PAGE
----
Losing a tooth isn't fun for anyone, and the prospect of having more fall out is probably upsetting for you. While good dental hygiene can help to increase your chances of keeping all of your teeth, once a tooth is lost, it becomes more likely for you to lose others regardless. Thankfully, it doesn't have to be that way. By getting a tooth replacement as soon as you can, you can help to avoid this problem. Read on to learn why this risk exists and how a tooth replacement can help.
The Problem with Losing a Tooth
Teeth can be lost for many different reasons, but it's actually the absence of the tooth that increases your risk of losing others. You see, the teeth aren't just working above the surface to help you to chew. They have an important job under the surface, too.
The root of your teeth extends far down into your gums, actually reaching your jaw bone. When you bite and chew, the pressure you put on your teeth extends into the entire tooth, stimulating the tissues it comes into contact with. This helps to increase gum circulation, and in the case of your jaw, it helps to strengthen the bone and keep it healthy.
When circulation becomes worse, your risk of gum disease increases. To make matters worse, if enough bone density is lost in your jaw, your remaining teeth can become poorly supported. This can cause loose teeth, and without help, eventually the loss of those teeth.
How Implants Mimic Natural Tooth Function
Although dental implants are made out of artificial materials instead of real bone and tissue, they can still perform some of the same functions as real teeth. This includes their ability to transfer pressure wherever they extend to. Since dental implants are the same length as real teeth, they can take over the job your tooth left behind when it fell out.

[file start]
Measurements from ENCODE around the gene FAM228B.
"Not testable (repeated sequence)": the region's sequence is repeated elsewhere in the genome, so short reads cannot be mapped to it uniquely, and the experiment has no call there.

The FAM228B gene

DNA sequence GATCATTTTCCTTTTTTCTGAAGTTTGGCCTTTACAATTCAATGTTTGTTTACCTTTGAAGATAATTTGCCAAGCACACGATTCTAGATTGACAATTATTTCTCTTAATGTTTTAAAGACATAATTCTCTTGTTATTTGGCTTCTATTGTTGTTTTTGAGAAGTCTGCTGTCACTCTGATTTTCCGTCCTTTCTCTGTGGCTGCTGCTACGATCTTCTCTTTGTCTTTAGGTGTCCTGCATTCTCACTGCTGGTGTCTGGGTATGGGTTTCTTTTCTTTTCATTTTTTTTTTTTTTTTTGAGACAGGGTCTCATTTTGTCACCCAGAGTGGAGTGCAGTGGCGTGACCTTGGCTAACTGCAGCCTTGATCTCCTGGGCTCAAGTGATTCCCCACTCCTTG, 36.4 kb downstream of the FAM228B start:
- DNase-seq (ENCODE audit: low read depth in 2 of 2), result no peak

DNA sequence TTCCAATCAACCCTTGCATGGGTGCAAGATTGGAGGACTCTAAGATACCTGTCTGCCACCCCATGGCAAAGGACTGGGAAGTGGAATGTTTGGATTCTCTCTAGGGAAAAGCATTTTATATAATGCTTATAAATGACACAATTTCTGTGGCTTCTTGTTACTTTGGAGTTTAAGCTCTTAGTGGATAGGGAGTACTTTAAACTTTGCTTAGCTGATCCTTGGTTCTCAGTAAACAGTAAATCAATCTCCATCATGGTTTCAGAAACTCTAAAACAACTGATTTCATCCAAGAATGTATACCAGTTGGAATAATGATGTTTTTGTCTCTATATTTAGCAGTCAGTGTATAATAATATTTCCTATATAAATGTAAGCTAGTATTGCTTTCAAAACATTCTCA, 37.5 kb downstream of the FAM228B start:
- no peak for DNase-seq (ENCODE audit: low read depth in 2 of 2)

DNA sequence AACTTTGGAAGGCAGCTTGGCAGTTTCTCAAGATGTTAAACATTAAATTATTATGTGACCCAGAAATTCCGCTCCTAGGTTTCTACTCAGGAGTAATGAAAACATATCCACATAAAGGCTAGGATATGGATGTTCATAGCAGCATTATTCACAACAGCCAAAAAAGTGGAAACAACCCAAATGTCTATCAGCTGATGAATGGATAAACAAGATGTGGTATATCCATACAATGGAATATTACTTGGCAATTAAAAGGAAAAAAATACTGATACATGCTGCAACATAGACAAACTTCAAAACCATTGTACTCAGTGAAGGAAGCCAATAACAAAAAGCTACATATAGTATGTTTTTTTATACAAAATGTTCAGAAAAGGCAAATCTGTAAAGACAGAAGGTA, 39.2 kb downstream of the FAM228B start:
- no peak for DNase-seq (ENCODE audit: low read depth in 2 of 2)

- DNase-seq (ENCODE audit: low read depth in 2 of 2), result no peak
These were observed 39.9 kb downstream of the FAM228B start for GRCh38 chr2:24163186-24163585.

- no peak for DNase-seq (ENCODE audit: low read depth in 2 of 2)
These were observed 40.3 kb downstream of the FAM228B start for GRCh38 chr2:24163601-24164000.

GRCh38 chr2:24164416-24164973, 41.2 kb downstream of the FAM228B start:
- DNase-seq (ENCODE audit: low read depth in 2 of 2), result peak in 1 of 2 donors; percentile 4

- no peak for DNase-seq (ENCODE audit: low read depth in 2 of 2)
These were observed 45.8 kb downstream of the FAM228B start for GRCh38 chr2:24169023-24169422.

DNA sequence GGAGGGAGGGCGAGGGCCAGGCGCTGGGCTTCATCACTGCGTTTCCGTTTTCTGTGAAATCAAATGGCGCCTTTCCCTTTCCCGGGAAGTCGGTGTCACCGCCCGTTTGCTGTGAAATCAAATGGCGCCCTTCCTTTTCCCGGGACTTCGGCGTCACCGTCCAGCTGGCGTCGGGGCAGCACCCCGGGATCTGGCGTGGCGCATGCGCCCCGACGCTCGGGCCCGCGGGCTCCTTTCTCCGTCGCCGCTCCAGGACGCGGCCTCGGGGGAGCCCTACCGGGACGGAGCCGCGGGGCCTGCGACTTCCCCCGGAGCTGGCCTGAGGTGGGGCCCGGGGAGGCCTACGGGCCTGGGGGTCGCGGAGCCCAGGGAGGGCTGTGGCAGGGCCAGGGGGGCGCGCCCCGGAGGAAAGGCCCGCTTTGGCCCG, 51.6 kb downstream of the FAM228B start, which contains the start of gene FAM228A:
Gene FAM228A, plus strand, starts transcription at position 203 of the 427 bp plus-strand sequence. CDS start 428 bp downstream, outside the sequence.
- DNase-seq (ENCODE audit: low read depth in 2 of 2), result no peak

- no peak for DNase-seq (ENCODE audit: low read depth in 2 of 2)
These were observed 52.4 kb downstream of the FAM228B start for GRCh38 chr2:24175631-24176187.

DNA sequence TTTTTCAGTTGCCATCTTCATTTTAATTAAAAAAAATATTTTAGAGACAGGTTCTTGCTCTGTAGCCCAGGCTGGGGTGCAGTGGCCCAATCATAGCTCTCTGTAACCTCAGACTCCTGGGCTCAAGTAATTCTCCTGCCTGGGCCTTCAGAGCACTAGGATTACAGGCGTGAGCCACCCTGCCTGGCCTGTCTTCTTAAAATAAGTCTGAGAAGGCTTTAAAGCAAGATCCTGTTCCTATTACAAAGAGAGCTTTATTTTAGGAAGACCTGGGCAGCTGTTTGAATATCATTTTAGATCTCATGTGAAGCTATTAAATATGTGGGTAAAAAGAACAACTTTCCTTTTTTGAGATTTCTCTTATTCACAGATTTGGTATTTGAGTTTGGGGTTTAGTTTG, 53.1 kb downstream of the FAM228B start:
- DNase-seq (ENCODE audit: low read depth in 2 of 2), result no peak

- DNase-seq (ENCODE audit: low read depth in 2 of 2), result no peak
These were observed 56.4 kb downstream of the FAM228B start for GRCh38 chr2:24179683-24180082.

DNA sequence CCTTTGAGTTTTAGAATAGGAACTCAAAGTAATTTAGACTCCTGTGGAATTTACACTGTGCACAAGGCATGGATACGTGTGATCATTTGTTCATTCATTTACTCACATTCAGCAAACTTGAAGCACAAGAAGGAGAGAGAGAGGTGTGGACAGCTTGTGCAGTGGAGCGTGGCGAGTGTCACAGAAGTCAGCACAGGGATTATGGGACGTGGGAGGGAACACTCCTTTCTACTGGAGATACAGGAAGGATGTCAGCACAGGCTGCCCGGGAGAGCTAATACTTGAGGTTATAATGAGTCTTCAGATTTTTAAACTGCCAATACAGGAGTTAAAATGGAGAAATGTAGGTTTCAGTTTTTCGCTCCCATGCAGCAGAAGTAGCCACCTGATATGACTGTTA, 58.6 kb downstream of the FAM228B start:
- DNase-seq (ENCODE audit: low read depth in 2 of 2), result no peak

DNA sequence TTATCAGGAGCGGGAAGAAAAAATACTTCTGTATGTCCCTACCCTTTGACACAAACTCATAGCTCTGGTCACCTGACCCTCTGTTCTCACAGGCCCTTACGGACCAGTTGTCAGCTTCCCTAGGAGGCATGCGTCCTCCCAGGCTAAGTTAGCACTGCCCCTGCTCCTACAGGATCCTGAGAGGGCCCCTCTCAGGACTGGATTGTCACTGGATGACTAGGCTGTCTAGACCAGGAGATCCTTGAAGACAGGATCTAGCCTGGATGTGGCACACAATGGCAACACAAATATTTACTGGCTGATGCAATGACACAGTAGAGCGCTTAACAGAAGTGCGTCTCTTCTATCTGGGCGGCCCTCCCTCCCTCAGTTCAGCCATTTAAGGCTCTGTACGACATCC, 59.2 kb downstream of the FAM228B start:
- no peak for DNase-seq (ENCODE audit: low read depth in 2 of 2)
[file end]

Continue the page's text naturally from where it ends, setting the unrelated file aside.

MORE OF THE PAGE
To be specific, a dental implant has a post beneath the visible tooth that allows you to chew normally. This post is what acts like the root of a normal, healthy tooth. With this post, the tooth can help to support your remaining teeth by keeping the bone and gums in your mouth healthy.
The Setup Process
Getting a dental implant put in isn't a big ordeal. Your dentist will measure and examine your remaining teeth, as well as the space where your tooth once was. From these measurements, they'll be able to order a post and tooth that are appropriate for the size of your mouth and surrounding teeth.
The post will be put in place first. Your dentist will put it in the space where your tooth root once was. Then you'll be given some time to allow your gums to close up around it. Once the healing process is complete, the tooth cap can be placed on top and you can immediately begin to eat normally again.
Dental implants can do a lot for your appearance and your ability to chew, but they can also help to support the healthy teeth you still have. If you've had a missing tooth for a while, it's time to get it replaced. Talk to a dentist about getting dental implants.